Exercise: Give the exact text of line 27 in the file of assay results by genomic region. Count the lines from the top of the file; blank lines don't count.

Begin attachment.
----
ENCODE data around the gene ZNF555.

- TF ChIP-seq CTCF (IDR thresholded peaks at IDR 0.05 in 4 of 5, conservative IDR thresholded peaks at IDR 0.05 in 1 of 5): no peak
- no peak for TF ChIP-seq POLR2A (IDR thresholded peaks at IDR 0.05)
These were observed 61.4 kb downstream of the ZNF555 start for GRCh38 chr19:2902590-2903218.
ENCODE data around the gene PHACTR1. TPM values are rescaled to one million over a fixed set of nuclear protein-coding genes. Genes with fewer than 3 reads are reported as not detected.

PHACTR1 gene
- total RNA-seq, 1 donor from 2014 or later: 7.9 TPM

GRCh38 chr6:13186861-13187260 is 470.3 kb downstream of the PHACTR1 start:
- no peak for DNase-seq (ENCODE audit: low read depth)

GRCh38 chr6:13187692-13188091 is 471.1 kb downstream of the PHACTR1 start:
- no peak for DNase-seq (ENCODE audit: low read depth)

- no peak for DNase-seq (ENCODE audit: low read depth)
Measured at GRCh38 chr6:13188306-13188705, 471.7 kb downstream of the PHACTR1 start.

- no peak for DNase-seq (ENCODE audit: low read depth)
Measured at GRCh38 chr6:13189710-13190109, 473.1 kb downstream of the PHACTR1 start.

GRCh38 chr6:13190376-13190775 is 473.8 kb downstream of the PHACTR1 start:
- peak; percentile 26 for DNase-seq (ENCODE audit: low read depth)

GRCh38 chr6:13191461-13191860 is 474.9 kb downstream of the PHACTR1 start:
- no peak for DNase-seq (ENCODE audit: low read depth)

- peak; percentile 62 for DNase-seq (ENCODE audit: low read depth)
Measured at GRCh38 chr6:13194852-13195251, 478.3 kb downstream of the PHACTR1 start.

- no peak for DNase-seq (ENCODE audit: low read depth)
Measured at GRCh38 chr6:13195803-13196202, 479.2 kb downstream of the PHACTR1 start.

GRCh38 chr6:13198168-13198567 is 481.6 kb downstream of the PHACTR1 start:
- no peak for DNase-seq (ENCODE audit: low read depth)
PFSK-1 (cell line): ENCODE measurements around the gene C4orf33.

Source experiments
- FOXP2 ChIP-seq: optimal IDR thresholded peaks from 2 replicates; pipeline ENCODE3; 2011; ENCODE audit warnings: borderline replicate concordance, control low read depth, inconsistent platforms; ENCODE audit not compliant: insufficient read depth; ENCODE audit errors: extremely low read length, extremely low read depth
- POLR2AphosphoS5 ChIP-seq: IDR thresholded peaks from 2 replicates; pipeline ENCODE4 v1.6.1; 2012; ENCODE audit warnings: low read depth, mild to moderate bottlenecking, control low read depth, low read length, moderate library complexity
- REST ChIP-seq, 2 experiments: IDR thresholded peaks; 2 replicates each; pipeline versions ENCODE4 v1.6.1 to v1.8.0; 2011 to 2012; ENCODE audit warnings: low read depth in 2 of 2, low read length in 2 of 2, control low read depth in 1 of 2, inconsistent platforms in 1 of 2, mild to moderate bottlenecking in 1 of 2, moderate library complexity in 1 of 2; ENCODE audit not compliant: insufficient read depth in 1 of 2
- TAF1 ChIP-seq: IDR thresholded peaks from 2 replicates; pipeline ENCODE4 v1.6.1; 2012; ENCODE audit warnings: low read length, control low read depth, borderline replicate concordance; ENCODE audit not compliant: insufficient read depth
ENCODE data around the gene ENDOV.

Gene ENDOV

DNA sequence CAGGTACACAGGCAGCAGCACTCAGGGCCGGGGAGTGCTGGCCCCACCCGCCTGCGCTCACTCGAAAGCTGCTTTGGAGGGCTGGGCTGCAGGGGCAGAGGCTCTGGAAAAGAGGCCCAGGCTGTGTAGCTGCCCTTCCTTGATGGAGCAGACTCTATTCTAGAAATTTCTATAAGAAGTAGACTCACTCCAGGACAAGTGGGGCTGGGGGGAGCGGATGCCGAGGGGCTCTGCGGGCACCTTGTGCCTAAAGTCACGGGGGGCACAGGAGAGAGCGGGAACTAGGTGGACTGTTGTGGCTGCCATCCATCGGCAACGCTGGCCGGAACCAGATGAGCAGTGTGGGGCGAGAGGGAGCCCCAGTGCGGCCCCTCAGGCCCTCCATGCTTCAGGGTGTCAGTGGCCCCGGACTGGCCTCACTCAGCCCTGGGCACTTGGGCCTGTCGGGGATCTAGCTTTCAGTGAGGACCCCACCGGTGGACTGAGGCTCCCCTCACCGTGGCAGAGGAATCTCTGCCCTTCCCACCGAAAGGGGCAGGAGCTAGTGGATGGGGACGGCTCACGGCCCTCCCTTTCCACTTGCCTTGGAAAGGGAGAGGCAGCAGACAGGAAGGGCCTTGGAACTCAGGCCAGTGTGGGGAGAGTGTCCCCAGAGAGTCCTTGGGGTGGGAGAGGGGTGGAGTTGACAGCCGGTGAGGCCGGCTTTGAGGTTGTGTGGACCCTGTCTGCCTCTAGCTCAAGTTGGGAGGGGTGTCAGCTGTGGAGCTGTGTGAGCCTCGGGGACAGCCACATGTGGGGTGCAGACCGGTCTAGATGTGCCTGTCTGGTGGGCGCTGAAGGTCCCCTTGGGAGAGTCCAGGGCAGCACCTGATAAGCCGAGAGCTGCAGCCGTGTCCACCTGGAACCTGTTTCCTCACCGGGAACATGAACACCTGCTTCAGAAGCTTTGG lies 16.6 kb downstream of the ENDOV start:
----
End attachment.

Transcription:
Source experiments